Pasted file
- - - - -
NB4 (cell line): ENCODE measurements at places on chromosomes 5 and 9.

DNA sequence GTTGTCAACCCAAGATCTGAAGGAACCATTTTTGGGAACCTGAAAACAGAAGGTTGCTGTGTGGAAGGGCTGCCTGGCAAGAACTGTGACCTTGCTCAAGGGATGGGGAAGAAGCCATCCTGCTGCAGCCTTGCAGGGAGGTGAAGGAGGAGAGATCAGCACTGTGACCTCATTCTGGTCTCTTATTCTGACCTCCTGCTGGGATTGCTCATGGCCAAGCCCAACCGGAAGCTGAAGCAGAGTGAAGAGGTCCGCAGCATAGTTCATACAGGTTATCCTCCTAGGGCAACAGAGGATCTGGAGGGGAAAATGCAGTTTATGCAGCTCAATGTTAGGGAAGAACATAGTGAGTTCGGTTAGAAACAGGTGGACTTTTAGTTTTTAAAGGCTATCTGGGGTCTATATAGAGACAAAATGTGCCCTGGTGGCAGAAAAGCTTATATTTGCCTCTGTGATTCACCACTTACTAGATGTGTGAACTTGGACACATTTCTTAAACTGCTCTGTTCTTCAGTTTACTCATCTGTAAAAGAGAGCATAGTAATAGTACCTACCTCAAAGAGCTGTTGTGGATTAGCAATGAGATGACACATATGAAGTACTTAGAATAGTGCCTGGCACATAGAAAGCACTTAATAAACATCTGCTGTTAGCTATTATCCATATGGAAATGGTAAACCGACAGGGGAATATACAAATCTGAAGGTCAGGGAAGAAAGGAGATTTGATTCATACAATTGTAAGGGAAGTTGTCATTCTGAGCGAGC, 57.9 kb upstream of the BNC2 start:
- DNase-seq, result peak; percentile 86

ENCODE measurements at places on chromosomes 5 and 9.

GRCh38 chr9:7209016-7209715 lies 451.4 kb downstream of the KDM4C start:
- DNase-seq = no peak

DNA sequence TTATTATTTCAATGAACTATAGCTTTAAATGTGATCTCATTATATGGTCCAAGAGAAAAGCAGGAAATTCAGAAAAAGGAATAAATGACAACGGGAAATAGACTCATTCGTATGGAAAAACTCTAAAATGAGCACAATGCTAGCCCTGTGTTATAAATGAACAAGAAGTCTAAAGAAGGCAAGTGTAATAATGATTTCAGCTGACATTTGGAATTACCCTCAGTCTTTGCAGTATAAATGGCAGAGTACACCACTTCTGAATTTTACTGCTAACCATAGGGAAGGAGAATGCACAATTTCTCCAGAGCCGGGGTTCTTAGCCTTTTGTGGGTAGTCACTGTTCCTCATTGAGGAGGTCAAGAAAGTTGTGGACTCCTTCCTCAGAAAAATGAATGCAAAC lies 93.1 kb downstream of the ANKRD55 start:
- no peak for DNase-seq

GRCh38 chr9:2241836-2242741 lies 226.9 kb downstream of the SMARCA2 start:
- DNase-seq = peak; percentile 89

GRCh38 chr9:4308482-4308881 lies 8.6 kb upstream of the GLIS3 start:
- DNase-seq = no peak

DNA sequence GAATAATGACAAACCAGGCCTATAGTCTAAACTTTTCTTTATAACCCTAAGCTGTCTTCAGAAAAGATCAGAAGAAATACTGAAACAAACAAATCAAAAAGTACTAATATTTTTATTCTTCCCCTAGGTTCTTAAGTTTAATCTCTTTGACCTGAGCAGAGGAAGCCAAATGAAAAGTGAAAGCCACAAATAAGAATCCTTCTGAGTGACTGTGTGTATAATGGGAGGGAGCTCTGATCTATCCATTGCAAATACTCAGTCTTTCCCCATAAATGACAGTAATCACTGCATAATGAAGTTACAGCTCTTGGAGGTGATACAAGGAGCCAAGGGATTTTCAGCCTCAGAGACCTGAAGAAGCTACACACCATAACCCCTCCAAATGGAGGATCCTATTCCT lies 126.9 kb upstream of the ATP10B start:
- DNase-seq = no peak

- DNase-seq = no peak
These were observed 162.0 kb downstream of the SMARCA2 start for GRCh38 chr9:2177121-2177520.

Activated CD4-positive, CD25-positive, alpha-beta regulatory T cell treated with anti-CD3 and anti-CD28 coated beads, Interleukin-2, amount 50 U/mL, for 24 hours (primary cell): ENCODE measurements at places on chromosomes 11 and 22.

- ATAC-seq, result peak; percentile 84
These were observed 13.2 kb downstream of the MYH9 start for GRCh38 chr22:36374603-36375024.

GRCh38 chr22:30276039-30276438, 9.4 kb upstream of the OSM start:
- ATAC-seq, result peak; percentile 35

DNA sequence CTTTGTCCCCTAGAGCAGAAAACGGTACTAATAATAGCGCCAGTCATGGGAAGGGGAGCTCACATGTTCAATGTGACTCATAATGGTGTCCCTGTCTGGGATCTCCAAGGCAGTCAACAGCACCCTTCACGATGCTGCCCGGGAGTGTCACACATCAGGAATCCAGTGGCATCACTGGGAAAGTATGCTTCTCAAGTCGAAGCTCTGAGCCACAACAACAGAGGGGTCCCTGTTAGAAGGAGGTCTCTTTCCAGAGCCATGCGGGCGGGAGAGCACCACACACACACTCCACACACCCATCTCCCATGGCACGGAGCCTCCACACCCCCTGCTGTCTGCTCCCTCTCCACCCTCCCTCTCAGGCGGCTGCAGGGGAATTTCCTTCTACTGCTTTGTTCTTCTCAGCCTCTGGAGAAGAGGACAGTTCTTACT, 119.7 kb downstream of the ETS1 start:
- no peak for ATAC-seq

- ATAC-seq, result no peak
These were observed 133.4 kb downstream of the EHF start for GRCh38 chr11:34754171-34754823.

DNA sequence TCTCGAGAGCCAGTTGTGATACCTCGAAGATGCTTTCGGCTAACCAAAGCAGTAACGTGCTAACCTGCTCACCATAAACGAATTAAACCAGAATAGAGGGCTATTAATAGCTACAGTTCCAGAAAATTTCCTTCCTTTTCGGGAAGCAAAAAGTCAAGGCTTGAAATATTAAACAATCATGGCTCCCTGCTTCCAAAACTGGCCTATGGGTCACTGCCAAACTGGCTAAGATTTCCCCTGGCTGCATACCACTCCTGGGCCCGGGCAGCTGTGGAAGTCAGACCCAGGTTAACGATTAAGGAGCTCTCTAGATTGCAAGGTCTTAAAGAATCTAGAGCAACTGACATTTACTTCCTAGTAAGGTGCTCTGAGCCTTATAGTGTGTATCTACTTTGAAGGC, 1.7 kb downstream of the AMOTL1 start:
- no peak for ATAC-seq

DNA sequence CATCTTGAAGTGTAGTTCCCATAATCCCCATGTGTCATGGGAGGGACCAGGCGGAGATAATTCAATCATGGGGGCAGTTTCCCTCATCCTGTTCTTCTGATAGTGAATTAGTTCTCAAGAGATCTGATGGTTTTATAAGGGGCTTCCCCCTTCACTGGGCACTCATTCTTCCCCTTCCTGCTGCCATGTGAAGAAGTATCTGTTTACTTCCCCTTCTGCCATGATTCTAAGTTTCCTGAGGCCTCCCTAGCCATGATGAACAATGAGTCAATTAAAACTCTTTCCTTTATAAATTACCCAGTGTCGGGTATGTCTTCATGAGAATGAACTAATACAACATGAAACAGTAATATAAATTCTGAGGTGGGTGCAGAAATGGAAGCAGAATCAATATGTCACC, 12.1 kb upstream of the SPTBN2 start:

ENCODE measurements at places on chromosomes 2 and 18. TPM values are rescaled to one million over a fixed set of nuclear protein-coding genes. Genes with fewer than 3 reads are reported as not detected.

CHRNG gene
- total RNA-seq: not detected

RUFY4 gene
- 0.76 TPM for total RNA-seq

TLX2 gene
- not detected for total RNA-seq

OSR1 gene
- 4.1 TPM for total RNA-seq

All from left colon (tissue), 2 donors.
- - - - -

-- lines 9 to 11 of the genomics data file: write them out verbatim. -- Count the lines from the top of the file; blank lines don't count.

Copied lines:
GRCh38 chr9:2241836-2242741 lies 226.9 kb downstream of the SMARCA2 start:
- DNase-seq = peak; percentile 89

GRCh38 chr9:4308482-4308881 lies 8.6 kb upstream of the GLIS3 start: